Peter says they make sure a lifeguard is available for the group to swim on a hot day, and in the evenings, the teens may undertake an art project or other activity. “But by and large, they are really focused on community life,” he says.

“It’s a completely independent life, way different from other camp experiences,” he says. “But Meg and I are half a mile away.”

“Being on these little farms, they’ve never seen anything like that. It’s a real education for them. They see how people are making a life for themselves.”

And for four weeks, in that farmhouse off the grid, these teenagers are learning to make a life for themselves – both in the community they have created, and in the community at large.

To learn more, check out this link!


Alford Lake Camp, Hope, ME

Sue McMullan, long-time director of Alford Lake Camp in Hope, says the girls’ camp’s community service commitment is “part of our whole philosophy.”

“We do it because we want to teach our campers that it’s really important to give back, to serve others,” McMullan says.

The practice of serving others is woven into each girl’s camp experience. Each of the camp’s 30 tent groups is assigned an area of camp to keep clean, McMullan says. For example, a group may be charged with making sure no trash is left behind on the sports fields, with sweeping porches, or helping in the dining room.

The assignments “are not only just for them to have a specific area, but also to raise consciousness that this is our place, our summer home,” she says.

Sue McMullan, long-time director of Alford Lake Camp in Hope.

“It’s a conversation. We use community service as a teaching tool,” McMullan says.

But like many other Maine camps, Alford Lake Camp promotes service work beyond camp boundaries. Girls can sign up to participate in a range of activities; McMullan says they vary from summer to summer. Campers have visited area nursing homes to participate in art projects or to sing, and they have also provided childcare help at a local homeless shelter. The latter activity helps develop “an awareness that families need help,” she says.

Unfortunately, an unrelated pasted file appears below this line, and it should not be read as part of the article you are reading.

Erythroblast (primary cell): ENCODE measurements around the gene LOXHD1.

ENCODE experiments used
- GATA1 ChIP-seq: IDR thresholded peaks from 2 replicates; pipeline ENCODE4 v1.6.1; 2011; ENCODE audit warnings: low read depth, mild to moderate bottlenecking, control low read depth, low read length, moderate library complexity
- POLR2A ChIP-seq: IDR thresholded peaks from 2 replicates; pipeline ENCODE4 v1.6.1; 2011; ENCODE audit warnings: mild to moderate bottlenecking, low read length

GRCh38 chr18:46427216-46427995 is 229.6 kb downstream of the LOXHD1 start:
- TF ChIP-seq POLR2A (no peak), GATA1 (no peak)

Other ventures have included helping with cleaning projects at the local fire department and working with animals at the area animal refuge league. Campers also help pick crops at local farms.

“We’ve been doing it for ten or twelve summers,” McMullan says. “We need to be educating our kids and our campers that it’s really important to be giving to others.” And hopefully that focus is simply continuing an ethic the girls have at home, she says.

“We have really nice, quiet relationships with our neighbors,” she says. At the same time, she says “we’re gung-ho. We call places and say we’d like to come and help.”

McMullan acknowledges that the activities demand the same care and concern for campers’ well-being and safety that is essential on camp property. And regardless of where the girls are pitching in, “it’s really a continuation of our camp philosophy.”

“When our campers go out, the whole thrust is helping others.”


Youth camps in Maine offer recreation and play to be sure. At the same time, they teach both hard skills and more fluid – and invaluable – social and emotional learning that stems from their missions. Living in community, whether with tent or cabinmates, on trips or on sports teams, or by interacting with neighbors in need, offers youngsters ongoing opportunities to support, help, and learn from one another. And when the season ends, camp directors say campers go home with knowledge and experiences that can be transformative.





- back to top -